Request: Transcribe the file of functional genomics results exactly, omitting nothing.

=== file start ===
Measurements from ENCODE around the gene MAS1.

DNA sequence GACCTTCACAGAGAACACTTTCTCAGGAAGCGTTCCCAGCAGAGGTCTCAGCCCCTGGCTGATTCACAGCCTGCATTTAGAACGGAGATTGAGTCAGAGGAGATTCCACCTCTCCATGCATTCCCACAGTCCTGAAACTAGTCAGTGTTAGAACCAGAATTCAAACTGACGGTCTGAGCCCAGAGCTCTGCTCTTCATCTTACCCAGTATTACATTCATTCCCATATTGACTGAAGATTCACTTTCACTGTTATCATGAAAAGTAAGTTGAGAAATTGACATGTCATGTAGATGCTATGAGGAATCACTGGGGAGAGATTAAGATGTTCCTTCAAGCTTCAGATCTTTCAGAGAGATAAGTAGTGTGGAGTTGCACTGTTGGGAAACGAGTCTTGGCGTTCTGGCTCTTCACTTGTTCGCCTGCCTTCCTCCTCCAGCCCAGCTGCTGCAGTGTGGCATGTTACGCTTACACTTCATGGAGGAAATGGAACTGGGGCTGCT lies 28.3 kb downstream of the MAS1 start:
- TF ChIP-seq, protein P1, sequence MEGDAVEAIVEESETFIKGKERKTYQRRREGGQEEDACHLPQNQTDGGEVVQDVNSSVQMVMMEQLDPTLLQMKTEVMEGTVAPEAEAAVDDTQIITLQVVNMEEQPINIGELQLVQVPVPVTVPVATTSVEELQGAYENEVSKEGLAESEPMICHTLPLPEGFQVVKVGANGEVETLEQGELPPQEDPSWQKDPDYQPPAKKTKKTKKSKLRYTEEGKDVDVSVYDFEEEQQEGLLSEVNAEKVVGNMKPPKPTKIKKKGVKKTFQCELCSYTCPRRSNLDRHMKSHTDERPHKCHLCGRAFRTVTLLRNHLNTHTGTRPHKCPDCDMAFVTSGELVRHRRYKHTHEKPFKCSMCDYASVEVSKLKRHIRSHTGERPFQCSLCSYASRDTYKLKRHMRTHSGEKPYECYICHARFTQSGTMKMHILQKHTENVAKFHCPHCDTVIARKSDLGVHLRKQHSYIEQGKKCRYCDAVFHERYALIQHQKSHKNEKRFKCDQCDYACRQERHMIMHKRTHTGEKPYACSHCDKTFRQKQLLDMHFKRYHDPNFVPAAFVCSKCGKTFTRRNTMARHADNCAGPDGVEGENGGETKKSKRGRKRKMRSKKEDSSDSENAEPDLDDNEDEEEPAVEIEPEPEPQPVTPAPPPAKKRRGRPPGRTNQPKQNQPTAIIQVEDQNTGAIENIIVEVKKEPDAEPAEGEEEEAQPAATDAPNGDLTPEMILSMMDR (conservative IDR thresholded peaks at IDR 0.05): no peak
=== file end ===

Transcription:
Measurements from ENCODE around the gene MAS1.

DNA sequence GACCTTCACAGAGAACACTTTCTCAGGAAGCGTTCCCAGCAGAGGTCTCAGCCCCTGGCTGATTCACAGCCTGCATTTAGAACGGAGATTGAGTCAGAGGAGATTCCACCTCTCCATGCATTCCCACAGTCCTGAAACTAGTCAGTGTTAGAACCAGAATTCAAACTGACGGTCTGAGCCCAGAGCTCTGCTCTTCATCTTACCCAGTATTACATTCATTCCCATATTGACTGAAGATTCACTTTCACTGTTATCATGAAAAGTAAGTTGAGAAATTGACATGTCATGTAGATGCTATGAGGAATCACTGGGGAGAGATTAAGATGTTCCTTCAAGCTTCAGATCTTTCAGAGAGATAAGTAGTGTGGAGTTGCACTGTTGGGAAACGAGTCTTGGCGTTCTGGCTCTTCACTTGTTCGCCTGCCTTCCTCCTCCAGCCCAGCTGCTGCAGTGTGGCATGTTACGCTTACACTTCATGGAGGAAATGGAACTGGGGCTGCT lies 28.3 kb downstream of the MAS1 start:
- TF ChIP-seq, protein P1, sequence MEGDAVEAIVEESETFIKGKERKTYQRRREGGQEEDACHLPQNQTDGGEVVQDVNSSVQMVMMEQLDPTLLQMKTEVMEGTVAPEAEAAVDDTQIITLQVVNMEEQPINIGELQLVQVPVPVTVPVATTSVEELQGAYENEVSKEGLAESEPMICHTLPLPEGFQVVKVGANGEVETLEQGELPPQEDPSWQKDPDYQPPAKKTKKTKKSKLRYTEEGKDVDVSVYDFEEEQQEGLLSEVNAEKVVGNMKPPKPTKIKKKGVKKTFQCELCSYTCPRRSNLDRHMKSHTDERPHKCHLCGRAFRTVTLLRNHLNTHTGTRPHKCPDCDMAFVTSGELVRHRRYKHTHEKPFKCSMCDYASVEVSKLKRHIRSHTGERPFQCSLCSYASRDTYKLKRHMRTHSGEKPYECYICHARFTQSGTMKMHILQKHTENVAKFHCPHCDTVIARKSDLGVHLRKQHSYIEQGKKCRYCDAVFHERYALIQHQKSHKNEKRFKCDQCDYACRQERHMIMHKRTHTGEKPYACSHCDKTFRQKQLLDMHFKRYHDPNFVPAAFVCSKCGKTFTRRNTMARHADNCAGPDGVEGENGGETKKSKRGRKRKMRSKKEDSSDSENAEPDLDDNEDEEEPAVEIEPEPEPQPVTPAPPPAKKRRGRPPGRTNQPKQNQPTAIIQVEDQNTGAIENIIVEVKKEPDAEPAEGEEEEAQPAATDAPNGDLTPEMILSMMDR (conservative IDR thresholded peaks at IDR 0.05): no peak